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Tuesday January 23, 2001

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For a photospread of the inauguration protests, click here.

Chapters in their lives

Headline Photo

Foster children see their pasts in books made by UA

Nine-year-old Noel is taking a journey through her past.

Turning the pages of her Life Book, she recalls where she attended school, the church she prayed in, her favorite playground and the steps she has taken to get where she is today.

The Life Book she cautiously keeps in her aunt's room carries every detail of Noel's life - from her baby footprints to photos from her bout with chicken pox.

This cross between a baby book, family photo album and life story would not exist if it wasn't for Lisa Archibald, a UA sociology senior.

[Read More]

Measuring performance key to UA operation, Likins says

UA's budget presentation to go before Legislature

PHOENIX - The UA's success rests on maintaining appropriate ways of

measuring university performance on all levels, university President Peter

Likins told a House panel yesterday.

"Performance measures are very much a part of our culture and the way we deal with students and faculty," Likins said. "Measuring how we perform is essential to the learning process."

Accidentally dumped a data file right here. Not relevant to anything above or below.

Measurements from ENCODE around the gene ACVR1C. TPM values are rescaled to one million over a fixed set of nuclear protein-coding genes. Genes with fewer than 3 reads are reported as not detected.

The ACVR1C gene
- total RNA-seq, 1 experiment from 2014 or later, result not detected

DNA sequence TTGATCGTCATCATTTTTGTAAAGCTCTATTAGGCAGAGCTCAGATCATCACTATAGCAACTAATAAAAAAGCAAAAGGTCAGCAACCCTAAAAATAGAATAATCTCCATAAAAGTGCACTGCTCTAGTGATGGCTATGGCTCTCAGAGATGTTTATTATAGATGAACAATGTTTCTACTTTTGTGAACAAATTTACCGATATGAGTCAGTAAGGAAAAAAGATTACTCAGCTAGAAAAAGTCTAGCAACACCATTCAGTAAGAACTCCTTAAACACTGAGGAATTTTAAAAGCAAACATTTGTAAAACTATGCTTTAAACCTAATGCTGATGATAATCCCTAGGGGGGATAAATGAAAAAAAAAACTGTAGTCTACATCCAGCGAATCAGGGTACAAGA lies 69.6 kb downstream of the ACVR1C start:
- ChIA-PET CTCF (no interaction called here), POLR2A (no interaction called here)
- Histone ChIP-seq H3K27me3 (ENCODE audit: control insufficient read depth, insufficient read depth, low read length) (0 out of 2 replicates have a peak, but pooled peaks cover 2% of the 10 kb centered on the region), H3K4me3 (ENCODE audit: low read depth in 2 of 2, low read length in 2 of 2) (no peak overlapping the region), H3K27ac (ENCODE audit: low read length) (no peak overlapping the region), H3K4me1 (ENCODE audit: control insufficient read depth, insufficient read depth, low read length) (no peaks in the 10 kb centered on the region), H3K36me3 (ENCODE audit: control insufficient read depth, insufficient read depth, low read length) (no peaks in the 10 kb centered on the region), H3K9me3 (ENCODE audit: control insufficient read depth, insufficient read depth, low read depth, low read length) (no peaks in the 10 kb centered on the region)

[Read More]

Jumping to No. 1

Newlywed pole vaulter out to break her own records Andrea Dutoit likes breaking things.

With over 80 competitors on the collegiate level taking part in the Pole Vault Summit this past weekend in Reno, Nev.,

Dutoit started her season with a bang, breaking another school record. Dutoit's mark of 13 feet, 5 1/4 inches was enough to place her in first place and set a new school record in the process for the fourth time in two years.

[Read More]

Bruce Babbitt - The land-grabbing Arizonan hero

Many Arizonans cannot wait for their local political hero, Bruce Babbitt, to return home.

The now former Interior Secretary Bruce Babbitt, the environmentalist right-hand man to President Clinton, wrapped up business in Washington last week and will be looking for new projects.

In 1993, Republicans and businessmen alike protested his appointment as Secretary of the Interior.

His selection signified a shift in philosophy for the Department of the Interior, a position that has been traditionally held by individuals who advocate the rape, pillage and sale of our natural resources.

[Read More]

A snowball full of glass

Controversial photographer Joel-Peter Witkin to lecture at

The work of renowned photographer Joel-Peter Witkin is often considered controversial for its explicit depiction of violence, but the artist said he is only portraying an inevitable part of life.

Witkin, who will lecture Jan. 30 at the Center for Creative Photography, said that as a photographer his duty is to portray modern life as it really is - violent and fleeting.

"Violence resonates the world we live in," Witkin said.

He likened the world to "a snowball full of glass," saying it is not the snowball that is dangerous, but the glass inside of it.

[Read More]

On This Day: Tuesday January 23, 2001

In 1820, Britain's King George III died at Windsor Castle, ending a reign that had seen both the American and French revolutions.

In 1845, Edgar Allan Poe's poem, "The Raven," was first published in the New York Evening Mirror.

In 1850, Henry Clay introduced in the U.S. Senate a compromise bill on slavery which included the admission of California into the Union as a free state.